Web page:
Purveyor of Truth
While never a huge fan of Paul Krugman, he is expressing the truth of the matter with his explanation of the rise of Donald J. Trump and Trumpism. Primary responsibility for the rise of the beast rests squarely at the feet of movement conservatives, however, the GOP establishment, by choosing to not challenge the fallacies carry with them responsibility as well.
Establishment Republicans who are horrified by the rise of Donald Trump might want to take a minute to remember the glitch heard round the world — the talking point Marco Rubio couldn’t stop repeating in a crucial debate, exposing him to devastating ridicule and sending his campaign into a death spiral.
It went like this: “Let’s dispel with this fiction that Barack Obama doesn’t know what he’s doing. He knows exactly what he’s doing.” The clear, if ungrammatical, implication was that all the bad things Republicans claim have happened under President Obama — in particular, America’s allegedly reduced stature in the world — are the result of a deliberate effort to weaken the nation.
In other words, the establishment favorite for the G.O.P. nomination, the man Time magazine once put on its cover with the headline “The Republican Savior,” was deliberately channeling the paranoid style in American politics. He was suggesting, albeit coyly, that a sitting president is a traitor.
And now the establishment is shocked to see a candidate who basically plays the same game, but without the coyness, the overwhelming front-runner for the Republican presidential nomination. Why?
The truth is that the road to Trumpism began long ago, when movement conservatives — ideological warriors of the right — took over the G.O.P. And it really was a complete takeover. Nobody seeking a career within the party dares to question any aspect of the dominating ideology, for fear of facing not just primary challenges but excommunication.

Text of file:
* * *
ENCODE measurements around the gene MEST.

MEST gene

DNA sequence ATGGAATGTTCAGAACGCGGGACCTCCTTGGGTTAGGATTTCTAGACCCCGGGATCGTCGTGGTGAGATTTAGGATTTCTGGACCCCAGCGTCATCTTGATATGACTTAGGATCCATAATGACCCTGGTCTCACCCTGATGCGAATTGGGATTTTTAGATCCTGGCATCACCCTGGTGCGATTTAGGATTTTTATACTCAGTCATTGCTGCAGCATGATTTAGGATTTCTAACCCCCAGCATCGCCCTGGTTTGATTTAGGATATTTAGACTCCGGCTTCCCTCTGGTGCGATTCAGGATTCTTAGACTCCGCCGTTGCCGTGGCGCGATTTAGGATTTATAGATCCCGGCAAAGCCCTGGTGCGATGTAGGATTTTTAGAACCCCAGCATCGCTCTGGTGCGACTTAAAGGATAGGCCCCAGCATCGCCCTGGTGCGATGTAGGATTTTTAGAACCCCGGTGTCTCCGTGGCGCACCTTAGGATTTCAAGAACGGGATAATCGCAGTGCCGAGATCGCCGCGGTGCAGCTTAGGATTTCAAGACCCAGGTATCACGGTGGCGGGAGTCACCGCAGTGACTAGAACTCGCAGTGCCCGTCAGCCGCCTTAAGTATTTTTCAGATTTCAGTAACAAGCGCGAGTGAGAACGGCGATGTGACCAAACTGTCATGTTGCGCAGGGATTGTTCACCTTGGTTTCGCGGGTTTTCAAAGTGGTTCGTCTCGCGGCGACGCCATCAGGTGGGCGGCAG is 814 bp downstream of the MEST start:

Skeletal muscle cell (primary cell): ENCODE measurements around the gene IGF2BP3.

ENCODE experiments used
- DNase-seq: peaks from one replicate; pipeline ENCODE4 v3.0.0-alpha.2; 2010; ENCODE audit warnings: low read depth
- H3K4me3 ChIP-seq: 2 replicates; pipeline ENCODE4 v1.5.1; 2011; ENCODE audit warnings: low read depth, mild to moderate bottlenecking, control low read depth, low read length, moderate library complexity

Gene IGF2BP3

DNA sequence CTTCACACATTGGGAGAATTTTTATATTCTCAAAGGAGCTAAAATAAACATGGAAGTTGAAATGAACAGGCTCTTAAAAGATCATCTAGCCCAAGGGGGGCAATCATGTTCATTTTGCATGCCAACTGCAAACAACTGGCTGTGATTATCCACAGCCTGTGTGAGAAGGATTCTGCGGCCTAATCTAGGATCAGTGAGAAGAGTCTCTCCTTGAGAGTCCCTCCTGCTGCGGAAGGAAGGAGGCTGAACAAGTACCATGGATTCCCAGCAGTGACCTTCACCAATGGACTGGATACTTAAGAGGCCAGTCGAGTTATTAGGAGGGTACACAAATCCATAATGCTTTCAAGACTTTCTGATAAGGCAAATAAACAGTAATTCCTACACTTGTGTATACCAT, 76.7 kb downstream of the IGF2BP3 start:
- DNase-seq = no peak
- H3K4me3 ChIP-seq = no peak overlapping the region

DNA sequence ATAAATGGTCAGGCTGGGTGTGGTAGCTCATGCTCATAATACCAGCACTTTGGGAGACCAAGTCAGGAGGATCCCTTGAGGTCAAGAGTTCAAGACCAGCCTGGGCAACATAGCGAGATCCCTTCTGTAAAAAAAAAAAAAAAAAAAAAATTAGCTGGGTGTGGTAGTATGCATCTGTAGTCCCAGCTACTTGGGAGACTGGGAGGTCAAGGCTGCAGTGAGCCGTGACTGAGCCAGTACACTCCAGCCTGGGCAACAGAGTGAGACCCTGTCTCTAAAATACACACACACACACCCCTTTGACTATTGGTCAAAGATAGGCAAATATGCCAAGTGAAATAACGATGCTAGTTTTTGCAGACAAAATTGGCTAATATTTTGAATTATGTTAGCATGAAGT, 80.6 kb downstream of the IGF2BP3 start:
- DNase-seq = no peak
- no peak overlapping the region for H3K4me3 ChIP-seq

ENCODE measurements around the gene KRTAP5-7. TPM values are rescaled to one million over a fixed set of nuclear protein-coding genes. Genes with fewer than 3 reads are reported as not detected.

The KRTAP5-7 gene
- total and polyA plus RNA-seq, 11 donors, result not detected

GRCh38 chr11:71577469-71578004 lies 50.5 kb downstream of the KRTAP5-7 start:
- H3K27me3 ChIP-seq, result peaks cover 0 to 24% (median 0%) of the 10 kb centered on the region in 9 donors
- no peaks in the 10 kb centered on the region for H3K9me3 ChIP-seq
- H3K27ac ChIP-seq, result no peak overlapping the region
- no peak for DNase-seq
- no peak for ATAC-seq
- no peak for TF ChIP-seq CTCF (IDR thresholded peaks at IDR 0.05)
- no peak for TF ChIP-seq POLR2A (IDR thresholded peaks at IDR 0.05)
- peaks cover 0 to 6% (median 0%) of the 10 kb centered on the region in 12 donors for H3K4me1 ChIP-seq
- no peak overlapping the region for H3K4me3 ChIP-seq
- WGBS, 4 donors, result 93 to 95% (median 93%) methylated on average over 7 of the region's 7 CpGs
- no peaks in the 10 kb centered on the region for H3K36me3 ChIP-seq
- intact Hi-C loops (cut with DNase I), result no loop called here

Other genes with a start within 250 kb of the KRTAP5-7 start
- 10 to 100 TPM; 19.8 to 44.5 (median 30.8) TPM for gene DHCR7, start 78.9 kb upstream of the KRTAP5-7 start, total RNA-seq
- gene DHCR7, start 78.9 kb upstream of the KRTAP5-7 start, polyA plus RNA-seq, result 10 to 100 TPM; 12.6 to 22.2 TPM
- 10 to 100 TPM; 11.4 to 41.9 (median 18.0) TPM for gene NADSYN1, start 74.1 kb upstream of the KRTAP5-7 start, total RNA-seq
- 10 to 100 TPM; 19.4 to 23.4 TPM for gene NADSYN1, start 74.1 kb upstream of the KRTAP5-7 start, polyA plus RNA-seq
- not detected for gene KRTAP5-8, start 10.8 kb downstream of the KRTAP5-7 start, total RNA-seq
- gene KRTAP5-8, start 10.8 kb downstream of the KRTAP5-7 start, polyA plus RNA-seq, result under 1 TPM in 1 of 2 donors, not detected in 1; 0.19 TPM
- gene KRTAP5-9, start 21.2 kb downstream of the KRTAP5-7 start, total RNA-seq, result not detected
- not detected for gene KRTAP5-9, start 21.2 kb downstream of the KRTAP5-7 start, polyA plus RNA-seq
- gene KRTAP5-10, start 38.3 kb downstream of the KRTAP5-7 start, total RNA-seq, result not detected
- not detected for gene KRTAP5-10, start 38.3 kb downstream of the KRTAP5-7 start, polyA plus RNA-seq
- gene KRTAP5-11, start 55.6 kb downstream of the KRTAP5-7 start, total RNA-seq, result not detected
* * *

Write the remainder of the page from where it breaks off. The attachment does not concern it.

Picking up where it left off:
You can see the continuing power of the orthodoxy in the way all of the surviving contenders for the Republican nomination, Mr. Trump included, have dutifully proposed huge tax cuts for the wealthy, even though a large majority of voters, including many Republicans, want to see taxes on the rich increased instead.
But how does a party in thrall to a basically unpopular ideology — or at any rate an ideology voters would dislike if they knew more about it — win elections? Obfuscation helps. But demagogy and appeals to tribalism help more. Racial dog whistles and suggestions that Democrats are un-American if not active traitors aren’t things that happen now and then, they’re an integral part of Republican political strategy.
During the Obama years Republican leaders cranked the volume on that strategy up to 11 (although it was pretty bad during the Clinton years too.) Establishment Republicans generally avoided saying in so many words that the president was a Kenyan Islamic atheist socialist friend of terrorists — although as the quote from Mr. Rubio shows, they came pretty close — but they tacitly encouraged those who did, and accepted their endorsements. And now they’re paying the price.
Indeed. More evidence that unintended consequences of actions can have startling and disconcerting end results.
For more of this spot on article continue reading BELOW THE FOLD.